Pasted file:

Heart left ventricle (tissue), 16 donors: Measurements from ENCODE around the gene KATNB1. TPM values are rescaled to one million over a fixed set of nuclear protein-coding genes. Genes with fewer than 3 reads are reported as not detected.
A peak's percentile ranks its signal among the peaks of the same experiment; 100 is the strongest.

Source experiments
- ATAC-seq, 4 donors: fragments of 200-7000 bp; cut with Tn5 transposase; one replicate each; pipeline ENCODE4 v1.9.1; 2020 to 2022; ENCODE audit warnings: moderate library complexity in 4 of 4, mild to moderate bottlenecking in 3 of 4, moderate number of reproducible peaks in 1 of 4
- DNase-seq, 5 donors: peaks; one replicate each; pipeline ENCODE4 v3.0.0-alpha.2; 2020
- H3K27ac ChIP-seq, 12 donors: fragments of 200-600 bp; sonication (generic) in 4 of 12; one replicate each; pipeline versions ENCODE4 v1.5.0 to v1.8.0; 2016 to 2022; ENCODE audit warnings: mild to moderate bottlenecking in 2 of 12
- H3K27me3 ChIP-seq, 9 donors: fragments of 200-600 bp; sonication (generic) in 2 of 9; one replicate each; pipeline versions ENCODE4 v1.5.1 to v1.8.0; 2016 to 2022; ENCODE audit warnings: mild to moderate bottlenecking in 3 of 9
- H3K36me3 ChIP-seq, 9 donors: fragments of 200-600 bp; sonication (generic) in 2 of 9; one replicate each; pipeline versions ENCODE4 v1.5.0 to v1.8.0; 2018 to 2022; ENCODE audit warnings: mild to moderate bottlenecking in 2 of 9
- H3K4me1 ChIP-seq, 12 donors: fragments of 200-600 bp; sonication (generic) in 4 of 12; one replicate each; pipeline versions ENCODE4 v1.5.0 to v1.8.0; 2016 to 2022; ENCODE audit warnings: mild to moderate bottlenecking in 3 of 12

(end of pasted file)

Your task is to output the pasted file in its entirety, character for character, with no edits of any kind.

Heart left ventricle (tissue), 16 donors: Measurements from ENCODE around the gene KATNB1. TPM values are rescaled to one million over a fixed set of nuclear protein-coding genes. Genes with fewer than 3 reads are reported as not detected.
A peak's percentile ranks its signal among the peaks of the same experiment; 100 is the strongest.

Source experiments
- ATAC-seq, 4 donors: fragments of 200-7000 bp; cut with Tn5 transposase; one replicate each; pipeline ENCODE4 v1.9.1; 2020 to 2022; ENCODE audit warnings: moderate library complexity in 4 of 4, mild to moderate bottlenecking in 3 of 4, moderate number of reproducible peaks in 1 of 4
- DNase-seq, 5 donors: peaks; one replicate each; pipeline ENCODE4 v3.0.0-alpha.2; 2020
- H3K27ac ChIP-seq, 12 donors: fragments of 200-600 bp; sonication (generic) in 4 of 12; one replicate each; pipeline versions ENCODE4 v1.5.0 to v1.8.0; 2016 to 2022; ENCODE audit warnings: mild to moderate bottlenecking in 2 of 12
- H3K27me3 ChIP-seq, 9 donors: fragments of 200-600 bp; sonication (generic) in 2 of 9; one replicate each; pipeline versions ENCODE4 v1.5.1 to v1.8.0; 2016 to 2022; ENCODE audit warnings: mild to moderate bottlenecking in 3 of 9
- H3K36me3 ChIP-seq, 9 donors: fragments of 200-600 bp; sonication (generic) in 2 of 9; one replicate each; pipeline versions ENCODE4 v1.5.0 to v1.8.0; 2018 to 2022; ENCODE audit warnings: mild to moderate bottlenecking in 2 of 9
- H3K4me1 ChIP-seq, 12 donors: fragments of 200-600 bp; sonication (generic) in 4 of 12; one replicate each; pipeline versions ENCODE4 v1.5.0 to v1.8.0; 2016 to 2022; ENCODE audit warnings: mild to moderate bottlenecking in 3 of 12